Mental health care often ineffective

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Reprinted from an opinion article by Leonard Bickman, PhD, in the Tennessean on February 11, 2013

bickmanIn the wake of the Newtown tragedy, which has shaken our nation to its core, we have identified problems and offered solutions in our desperate need and hope to minimize the potential of a repeated tragedy like Newtown. There has been widespread but diffuse discussion about the importance of improving access to mental health services. After Newtown, President Obama said we needed to make “access to mental health care at least as easy as access to guns.”

Too often, this assertion on “improving access” has been the answer to resolving mental health problems in our country. Limited access is part of the conspicuous crises in mental health along with continual decreases in funding of services. But ineffective treatment is a quieter and unacknowledged crisis that is more pervasive and insidious than insufficient access. Increasing access to poor quality services would simply be a waste of resources because current research indicates mental health care for children does not work very well.

The lead article in the January special issue of the journal I edit, Administration and Policy in Mental Health and Mental Health Services Research, synthesizes research on the effectiveness of psychotherapeutic mental health services for children and adolescents as delivered in mental health clinics. The authors conclude that typical outpatient mental health care for children is mostly ineffective. The article notes that several large-scale studies show (at best) less than half the children improve. Studies using comparison groups of children who do not receive mental health services tend to report both groups improve but to a similar degree.

I solicited eight commentaries on this article from experts. One commentator, Dr. William Reay, a director of a large statewide mental health agency, said: “These problems have been widely known to both the provider and research communities for years, and have been largely ignored by policymakers and funding sources of children’s mental health services. How these problems have persisted in the face of this overwhelming evidence is perplexing. More confusing is the general lack of outrage at this multilevel failure.”

The research does not suggest that all mental health services are ineffective. However, the evidence reveals that we can no longer just assume psychotherapeutic services are successful, including those delivered by experienced licensed therapists who have earned graduate degrees from accredited educational institutions. Moreover, current measures of quality are outdated given new technology that enables us to monitor the effectiveness of services as they are delivered.

The good news is that treatment has been shown to be very effective under the right conditions. We have evidence about what we need to do to enhance and improve mental health services. These actions include:

  • Monitoring the quality of services to ensure they are working.
  • Holding service providers accountable for well-implemented evidence-based treatments that show positive outcomes.
  • Integrating mental health and primary medical care following a public health model.
  • Eliminating widespread practices and regulations that do not benefit clients and that hamper the best efforts of underfunded agencies.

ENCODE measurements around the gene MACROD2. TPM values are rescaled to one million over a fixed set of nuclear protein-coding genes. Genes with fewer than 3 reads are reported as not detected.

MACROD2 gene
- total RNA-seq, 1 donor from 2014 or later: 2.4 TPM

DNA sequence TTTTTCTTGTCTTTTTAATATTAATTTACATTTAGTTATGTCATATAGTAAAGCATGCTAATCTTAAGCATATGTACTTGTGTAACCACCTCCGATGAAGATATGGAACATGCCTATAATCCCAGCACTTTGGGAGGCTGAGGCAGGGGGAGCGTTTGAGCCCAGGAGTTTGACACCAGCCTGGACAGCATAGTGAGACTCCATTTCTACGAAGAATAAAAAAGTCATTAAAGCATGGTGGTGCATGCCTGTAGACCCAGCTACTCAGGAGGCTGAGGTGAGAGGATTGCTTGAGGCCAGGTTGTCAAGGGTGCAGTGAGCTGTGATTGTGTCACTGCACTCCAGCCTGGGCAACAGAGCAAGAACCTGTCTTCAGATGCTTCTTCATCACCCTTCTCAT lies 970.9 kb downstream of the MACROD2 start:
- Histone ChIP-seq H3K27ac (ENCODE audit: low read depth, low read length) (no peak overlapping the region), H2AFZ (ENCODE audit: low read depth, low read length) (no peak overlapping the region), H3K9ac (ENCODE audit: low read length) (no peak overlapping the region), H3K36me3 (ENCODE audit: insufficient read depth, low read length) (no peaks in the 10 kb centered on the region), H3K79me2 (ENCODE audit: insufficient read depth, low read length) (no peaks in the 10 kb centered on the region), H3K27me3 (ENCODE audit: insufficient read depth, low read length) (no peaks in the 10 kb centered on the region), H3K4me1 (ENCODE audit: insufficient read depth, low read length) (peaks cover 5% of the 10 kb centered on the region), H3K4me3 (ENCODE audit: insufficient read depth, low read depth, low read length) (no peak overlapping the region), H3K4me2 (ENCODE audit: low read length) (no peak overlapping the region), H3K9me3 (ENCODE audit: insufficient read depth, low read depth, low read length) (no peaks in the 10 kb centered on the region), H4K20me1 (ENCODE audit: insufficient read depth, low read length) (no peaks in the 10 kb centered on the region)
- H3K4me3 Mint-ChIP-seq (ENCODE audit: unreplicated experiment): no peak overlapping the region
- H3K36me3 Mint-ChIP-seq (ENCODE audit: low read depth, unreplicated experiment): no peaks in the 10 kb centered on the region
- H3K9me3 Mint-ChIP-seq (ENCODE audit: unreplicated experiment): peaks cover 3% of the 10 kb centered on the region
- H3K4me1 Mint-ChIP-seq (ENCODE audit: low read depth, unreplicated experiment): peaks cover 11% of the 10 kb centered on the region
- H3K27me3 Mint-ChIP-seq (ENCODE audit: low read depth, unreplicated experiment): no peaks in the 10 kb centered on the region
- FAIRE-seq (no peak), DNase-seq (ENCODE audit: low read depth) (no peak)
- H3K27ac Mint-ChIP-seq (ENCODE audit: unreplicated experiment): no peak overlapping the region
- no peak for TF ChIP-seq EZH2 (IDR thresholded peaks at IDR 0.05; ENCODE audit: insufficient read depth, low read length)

• Improving client and family engagement to lower the high client dropout rate in treatment.
  • Providing improved education and training so the workforce is more capable of adopting modern technological approaches.
  • Providing financial incentives to agencies for delivering effective services.

Without significant policy reform, mental health agencies will remain subject to ever deeper funding cuts. With the growing awareness of the quiet crises of ineffective services and the pressure to increase access, current resources will not be able to accomplish both goals. Technology is beginning to improve mental health services, which will allow us to deliver better services at lower costs, but in the short run it will increase costs.

This is not a plea for just more funding, but a redirection of funding to incentivize creative and practical solutions. There are a handful of bold and innovative leaders in government, agencies and the research community who are demonstrating that it is feasible to monitor quality and to improve client outcomes. However, there are still major gaps in our knowledge that need to be filled by research, but regrettably improving effectiveness in the “real world” is not a federal research priority.

Kristen Woodlock, the acting commissioner for the New York State Office of Mental Health, commented in the special issue of the journal, “A winning action plan would gather visionaries in our community … to pioneer a trail that others can follow. ... (to) reduce suffering and improve the lives of children and their families.”

We know, however, that such meetings and action plans alone are not sufficient to effect change in our complex and fragmented mental health system. The problems and solutions have been identified. Now we need the commitment and cooperation of funders, researchers, providers and consumers to produce meaningful action. Obtaining such commitment is the heart of the issue.

Leonard Bickman, Ph.D., is professor of psychology, psychiatry and public policy at Vanderbilt University. He is editor-in-chief of Administration and Policy in Mental Health and Mental Health Services Research.


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